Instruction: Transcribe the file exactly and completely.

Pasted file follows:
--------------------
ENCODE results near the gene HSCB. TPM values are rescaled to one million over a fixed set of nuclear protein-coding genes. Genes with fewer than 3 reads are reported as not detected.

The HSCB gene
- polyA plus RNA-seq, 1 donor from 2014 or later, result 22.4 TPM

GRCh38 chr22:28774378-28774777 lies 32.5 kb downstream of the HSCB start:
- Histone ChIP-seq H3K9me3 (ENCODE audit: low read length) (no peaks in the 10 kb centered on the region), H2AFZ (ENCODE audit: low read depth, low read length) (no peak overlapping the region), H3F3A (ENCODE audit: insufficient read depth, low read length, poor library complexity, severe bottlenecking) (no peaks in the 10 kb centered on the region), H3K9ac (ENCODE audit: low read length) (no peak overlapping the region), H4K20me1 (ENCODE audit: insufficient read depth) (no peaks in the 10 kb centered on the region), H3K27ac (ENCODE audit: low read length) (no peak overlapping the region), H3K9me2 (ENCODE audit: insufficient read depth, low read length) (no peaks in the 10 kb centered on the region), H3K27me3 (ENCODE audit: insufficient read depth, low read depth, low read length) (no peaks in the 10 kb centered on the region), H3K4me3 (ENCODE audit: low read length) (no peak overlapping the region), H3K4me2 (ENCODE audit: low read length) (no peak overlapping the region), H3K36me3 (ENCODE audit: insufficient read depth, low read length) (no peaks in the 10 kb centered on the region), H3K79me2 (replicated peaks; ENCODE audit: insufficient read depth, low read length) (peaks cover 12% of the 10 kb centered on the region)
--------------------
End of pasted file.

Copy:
ENCODE results near the gene HSCB. TPM values are rescaled to one million over a fixed set of nuclear protein-coding genes. Genes with fewer than 3 reads are reported as not detected.

The HSCB gene
- polyA plus RNA-seq, 1 donor from 2014 or later, result 22.4 TPM

GRCh38 chr22:28774378-28774777 lies 32.5 kb downstream of the HSCB start:
- Histone ChIP-seq H3K9me3 (ENCODE audit: low read length) (no peaks in the 10 kb centered on the region), H2AFZ (ENCODE audit: low read depth, low read length) (no peak overlapping the region), H3F3A (ENCODE audit: insufficient read depth, low read length, poor library complexity, severe bottlenecking) (no peaks in the 10 kb centered on the region), H3K9ac (ENCODE audit: low read length) (no peak overlapping the region), H4K20me1 (ENCODE audit: insufficient read depth) (no peaks in the 10 kb centered on the region), H3K27ac (ENCODE audit: low read length) (no peak overlapping the region), H3K9me2 (ENCODE audit: insufficient read depth, low read length) (no peaks in the 10 kb centered on the region), H3K27me3 (ENCODE audit: insufficient read depth, low read depth, low read length) (no peaks in the 10 kb centered on the region), H3K4me3 (ENCODE audit: low read length) (no peak overlapping the region), H3K4me2 (ENCODE audit: low read length) (no peak overlapping the region), H3K36me3 (ENCODE audit: insufficient read depth, low read length) (no peaks in the 10 kb centered on the region), H3K79me2 (replicated peaks; ENCODE audit: insufficient read depth, low read length) (peaks cover 12% of the 10 kb centered on the region)